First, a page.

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All US exchanges shut down before Hurricane Sandy

NEW YORK — All major U.S. stock and options exchanges will remain closed Monday with Hurricane Sandy nearing landfall on the East Coast, the first unplanned shutdown since September 2001.

There had been plans to allow electronic trading to go forward Monday on the New York Stock Exchange, but with all mass transit shut down in and out of Manhattan, the risks were determined to be too great.

The Nasdaq and the CME Group in Chicago will also close. CME Group's Nymex headquarters and New York trading floor are located in a mandatory evacuation zone in Manhattan. Its New York trading floor will be closed, but electronic markets were functioning.

Benchmark oil for December delivery fell 61 cents to $85.67 a barrel.

The New York Stock Exchange could remain closed Tuesday as well, depending on the severity of the storm. If that should occur, it would be the first time since 1888 that a weather-related event caused a two-day shut down.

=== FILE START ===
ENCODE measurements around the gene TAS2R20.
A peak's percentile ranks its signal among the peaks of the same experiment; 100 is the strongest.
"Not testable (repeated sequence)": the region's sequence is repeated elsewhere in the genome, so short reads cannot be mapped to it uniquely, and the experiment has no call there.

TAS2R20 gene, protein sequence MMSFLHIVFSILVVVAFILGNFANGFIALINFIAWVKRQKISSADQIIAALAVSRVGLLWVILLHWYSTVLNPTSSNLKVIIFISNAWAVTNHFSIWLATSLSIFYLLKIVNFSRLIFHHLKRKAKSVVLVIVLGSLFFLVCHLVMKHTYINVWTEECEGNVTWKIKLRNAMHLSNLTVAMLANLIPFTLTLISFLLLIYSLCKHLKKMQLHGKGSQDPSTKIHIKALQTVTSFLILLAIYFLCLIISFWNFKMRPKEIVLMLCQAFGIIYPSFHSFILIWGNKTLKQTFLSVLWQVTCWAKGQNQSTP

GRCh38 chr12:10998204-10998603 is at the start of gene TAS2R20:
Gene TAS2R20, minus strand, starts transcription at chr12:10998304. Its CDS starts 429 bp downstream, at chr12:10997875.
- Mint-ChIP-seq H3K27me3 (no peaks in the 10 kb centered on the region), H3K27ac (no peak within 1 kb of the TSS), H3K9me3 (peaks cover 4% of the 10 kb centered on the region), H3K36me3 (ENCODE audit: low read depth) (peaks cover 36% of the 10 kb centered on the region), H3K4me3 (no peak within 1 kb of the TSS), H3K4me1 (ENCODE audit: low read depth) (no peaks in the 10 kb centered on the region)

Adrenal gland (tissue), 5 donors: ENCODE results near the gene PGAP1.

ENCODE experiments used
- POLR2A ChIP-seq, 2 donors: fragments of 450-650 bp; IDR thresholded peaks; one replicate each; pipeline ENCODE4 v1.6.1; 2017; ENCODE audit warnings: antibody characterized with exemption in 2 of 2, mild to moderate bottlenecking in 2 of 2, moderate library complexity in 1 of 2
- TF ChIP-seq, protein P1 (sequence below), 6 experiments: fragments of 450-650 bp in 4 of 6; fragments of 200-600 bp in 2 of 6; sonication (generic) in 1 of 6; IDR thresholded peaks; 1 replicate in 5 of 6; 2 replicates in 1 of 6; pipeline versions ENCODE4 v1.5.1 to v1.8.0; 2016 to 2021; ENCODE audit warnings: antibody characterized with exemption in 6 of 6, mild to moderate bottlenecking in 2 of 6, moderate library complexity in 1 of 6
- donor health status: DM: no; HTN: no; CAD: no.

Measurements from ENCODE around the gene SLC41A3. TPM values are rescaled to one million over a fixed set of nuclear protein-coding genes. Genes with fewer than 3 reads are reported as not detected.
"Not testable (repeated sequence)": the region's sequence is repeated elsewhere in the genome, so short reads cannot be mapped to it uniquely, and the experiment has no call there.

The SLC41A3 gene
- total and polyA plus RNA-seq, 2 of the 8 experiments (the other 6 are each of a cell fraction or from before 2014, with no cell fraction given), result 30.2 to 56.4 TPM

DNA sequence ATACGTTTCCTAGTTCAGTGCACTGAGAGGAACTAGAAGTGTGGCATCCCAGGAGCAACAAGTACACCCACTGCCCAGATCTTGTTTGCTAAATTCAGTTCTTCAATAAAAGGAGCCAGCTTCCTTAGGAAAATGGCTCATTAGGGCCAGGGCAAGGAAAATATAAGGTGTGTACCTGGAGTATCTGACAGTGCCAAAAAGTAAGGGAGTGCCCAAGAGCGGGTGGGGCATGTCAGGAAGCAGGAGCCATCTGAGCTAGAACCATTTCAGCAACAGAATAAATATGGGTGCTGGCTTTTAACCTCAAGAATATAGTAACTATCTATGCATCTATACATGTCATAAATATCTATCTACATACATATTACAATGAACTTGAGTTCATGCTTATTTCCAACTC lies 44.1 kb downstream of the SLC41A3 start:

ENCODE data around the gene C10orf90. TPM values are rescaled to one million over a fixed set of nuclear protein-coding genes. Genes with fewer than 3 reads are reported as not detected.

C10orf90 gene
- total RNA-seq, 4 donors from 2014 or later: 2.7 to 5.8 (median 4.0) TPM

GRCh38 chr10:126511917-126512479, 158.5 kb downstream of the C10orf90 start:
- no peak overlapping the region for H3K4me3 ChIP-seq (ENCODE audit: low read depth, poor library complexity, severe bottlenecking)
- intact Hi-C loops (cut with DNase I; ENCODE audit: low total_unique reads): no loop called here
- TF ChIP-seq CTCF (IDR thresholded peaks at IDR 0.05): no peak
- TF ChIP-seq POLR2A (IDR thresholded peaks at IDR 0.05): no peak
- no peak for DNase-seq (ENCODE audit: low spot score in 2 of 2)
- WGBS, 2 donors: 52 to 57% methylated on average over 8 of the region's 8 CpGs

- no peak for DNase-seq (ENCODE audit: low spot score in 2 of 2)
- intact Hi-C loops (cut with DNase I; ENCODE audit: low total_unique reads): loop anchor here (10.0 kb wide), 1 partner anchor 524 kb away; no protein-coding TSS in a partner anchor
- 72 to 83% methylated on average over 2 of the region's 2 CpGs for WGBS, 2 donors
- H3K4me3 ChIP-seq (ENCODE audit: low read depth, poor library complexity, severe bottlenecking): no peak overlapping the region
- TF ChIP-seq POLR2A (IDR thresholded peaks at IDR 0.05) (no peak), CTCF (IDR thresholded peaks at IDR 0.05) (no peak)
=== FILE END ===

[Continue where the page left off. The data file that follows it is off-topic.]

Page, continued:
The cause then was a blizzard that left drifts as high as 40 feet in the streets of New York City.

On Monday, areas around the Financial District were part of a mandatory evacuation zone, with the storm surge from Sandy expected to push waters into portion of lower Manhattan.

Though it's likely to carry little in the way of market sentiment, the Dow Jones industrial futures slid 99 points to 12,955. The broader S&P futures gave up 10.3 points to 1,397.30. Nasdaq futures fell 22.50 points to 2,636.50.